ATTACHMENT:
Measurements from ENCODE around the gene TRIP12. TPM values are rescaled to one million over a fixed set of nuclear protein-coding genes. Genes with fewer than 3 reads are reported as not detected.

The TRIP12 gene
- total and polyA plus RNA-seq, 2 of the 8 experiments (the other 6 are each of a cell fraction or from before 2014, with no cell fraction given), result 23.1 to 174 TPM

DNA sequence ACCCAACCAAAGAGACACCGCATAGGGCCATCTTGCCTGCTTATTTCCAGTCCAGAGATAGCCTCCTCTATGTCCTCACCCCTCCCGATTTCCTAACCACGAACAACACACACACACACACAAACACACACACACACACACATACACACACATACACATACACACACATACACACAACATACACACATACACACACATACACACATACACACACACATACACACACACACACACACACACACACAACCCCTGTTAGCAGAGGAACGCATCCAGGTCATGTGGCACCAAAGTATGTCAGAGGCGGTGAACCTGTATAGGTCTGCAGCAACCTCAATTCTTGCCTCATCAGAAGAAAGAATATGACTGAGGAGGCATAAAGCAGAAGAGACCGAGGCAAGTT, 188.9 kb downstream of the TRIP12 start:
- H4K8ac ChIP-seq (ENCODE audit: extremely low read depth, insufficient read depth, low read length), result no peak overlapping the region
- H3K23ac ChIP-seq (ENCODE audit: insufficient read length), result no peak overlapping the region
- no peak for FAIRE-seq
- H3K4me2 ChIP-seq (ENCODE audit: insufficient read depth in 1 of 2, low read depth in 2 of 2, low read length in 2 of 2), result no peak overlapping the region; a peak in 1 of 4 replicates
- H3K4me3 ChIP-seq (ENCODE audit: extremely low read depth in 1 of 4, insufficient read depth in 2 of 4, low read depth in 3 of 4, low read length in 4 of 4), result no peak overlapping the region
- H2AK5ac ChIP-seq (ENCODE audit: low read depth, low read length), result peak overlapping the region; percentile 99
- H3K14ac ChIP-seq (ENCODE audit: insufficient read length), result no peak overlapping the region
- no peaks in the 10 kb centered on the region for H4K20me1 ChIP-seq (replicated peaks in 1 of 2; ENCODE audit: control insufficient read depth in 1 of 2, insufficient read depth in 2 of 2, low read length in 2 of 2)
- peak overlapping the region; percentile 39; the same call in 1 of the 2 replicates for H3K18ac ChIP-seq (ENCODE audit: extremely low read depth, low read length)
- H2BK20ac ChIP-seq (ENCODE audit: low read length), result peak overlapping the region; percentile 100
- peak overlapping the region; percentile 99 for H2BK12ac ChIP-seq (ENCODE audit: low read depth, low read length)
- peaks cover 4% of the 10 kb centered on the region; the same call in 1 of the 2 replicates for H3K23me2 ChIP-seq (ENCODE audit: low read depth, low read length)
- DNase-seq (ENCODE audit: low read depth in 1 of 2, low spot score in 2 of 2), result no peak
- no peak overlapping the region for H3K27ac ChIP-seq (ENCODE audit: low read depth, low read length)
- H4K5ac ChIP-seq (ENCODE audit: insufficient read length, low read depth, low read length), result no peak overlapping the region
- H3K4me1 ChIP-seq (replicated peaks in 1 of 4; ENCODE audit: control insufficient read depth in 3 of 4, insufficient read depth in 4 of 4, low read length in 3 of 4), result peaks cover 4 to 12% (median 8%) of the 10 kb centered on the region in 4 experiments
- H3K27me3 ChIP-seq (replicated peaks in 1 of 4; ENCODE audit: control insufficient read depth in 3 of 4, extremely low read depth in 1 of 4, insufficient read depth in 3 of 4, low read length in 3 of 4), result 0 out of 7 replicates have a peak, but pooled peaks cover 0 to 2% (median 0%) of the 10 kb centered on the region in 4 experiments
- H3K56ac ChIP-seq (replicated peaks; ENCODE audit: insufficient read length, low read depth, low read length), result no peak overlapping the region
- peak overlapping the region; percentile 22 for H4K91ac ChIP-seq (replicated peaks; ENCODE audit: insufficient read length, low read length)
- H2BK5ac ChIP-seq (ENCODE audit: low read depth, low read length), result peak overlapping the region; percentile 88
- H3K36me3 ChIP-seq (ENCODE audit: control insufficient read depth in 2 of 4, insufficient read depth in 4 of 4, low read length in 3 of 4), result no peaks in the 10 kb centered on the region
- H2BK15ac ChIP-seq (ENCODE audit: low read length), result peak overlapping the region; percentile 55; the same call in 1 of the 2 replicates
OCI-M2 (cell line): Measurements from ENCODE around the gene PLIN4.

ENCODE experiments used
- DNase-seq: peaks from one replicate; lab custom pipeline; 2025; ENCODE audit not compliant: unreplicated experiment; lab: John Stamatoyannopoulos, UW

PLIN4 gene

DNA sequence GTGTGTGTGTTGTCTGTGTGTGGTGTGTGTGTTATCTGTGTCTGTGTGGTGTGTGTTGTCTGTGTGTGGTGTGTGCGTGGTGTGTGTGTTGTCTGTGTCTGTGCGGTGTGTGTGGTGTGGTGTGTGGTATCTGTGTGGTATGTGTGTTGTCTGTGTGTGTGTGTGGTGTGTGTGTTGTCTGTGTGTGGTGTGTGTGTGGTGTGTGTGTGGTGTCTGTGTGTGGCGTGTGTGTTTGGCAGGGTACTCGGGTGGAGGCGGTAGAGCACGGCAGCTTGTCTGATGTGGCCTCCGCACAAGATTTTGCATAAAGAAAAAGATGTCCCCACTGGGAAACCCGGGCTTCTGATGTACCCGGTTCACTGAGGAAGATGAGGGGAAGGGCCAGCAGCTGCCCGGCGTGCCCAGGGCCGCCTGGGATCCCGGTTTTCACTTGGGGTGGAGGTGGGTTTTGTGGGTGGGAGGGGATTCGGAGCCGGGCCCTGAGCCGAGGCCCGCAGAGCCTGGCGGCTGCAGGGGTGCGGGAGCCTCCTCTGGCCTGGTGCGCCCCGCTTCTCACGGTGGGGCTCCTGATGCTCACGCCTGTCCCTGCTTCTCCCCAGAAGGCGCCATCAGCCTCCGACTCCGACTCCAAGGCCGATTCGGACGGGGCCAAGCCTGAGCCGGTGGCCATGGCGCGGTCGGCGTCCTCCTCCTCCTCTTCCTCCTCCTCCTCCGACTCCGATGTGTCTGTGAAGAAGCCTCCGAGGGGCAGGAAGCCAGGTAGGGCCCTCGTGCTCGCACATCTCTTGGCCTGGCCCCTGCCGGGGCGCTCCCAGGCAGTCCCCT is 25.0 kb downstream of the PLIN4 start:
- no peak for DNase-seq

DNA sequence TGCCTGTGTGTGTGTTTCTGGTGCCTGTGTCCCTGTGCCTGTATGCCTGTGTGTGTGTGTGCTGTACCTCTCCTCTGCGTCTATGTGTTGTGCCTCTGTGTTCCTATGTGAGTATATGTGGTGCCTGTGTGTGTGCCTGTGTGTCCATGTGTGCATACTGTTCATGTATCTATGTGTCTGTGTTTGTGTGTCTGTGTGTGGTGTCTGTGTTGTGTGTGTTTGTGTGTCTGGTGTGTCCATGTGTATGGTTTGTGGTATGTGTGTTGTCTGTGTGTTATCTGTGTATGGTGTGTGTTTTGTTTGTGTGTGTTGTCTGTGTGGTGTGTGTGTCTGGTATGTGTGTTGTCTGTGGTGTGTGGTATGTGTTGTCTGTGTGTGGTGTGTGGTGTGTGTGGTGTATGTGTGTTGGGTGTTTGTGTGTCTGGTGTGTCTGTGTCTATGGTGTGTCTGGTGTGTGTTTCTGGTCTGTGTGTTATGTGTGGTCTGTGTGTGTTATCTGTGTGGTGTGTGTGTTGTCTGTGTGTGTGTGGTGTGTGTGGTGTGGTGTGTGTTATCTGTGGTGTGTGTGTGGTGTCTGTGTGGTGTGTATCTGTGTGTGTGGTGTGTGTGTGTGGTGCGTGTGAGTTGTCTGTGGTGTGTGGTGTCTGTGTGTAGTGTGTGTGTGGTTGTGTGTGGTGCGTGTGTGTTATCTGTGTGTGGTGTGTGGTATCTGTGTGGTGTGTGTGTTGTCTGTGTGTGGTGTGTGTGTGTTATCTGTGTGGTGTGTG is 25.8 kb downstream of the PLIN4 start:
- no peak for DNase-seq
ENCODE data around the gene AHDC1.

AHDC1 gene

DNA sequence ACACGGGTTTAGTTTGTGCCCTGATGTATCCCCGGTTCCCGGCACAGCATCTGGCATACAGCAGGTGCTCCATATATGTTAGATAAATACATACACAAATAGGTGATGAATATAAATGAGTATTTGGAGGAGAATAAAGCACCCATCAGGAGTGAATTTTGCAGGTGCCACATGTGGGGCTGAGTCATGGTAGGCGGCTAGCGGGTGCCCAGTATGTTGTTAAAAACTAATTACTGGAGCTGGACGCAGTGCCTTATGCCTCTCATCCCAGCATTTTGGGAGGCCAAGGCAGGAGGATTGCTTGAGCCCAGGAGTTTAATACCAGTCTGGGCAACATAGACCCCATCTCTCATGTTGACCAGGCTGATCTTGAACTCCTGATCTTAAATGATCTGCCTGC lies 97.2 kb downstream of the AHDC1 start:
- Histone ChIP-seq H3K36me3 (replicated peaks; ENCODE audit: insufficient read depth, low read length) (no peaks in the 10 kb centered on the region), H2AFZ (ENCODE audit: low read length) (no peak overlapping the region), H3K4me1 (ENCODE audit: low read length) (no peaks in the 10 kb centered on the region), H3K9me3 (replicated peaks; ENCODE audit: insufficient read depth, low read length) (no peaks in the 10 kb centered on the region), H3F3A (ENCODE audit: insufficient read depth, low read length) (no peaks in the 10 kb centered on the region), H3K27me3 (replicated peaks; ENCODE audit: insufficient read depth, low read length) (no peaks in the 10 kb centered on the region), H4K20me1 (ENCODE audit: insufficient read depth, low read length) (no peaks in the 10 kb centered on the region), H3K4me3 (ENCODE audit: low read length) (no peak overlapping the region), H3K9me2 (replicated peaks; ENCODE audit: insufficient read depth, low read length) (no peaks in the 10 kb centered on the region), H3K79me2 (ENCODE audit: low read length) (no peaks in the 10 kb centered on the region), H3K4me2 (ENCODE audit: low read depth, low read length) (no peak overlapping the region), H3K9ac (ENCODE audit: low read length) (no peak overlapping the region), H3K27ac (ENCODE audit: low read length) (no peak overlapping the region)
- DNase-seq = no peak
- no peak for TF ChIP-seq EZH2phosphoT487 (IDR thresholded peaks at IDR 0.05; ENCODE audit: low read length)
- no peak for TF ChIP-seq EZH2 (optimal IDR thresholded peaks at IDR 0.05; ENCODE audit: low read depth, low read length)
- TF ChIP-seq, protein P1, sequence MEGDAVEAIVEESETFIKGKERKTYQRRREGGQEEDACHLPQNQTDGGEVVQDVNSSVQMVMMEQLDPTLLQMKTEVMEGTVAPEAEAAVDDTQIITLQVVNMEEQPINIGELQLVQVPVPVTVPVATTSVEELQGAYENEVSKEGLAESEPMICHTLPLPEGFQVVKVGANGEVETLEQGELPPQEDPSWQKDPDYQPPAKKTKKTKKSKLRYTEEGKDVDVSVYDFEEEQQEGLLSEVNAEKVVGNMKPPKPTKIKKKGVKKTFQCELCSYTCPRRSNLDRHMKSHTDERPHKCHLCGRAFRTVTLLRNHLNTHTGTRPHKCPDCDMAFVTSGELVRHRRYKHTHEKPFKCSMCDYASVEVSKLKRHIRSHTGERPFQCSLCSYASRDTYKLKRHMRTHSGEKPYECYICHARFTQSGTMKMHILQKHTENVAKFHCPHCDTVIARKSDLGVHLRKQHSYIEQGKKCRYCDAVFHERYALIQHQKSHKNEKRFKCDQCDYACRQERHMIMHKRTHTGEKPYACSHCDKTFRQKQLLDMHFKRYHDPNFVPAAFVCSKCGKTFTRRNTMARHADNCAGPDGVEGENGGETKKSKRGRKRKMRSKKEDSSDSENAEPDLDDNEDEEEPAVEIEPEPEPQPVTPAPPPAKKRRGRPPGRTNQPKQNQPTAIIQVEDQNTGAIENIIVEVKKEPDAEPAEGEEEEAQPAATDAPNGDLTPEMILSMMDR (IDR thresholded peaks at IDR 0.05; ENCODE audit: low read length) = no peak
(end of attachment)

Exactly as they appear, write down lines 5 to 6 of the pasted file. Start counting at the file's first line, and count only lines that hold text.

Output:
- H4K8ac ChIP-seq (ENCODE audit: extremely low read depth, insufficient read depth, low read length), result no peak overlapping the region
- H3K23ac ChIP-seq (ENCODE audit: insufficient read length), result no peak overlapping the region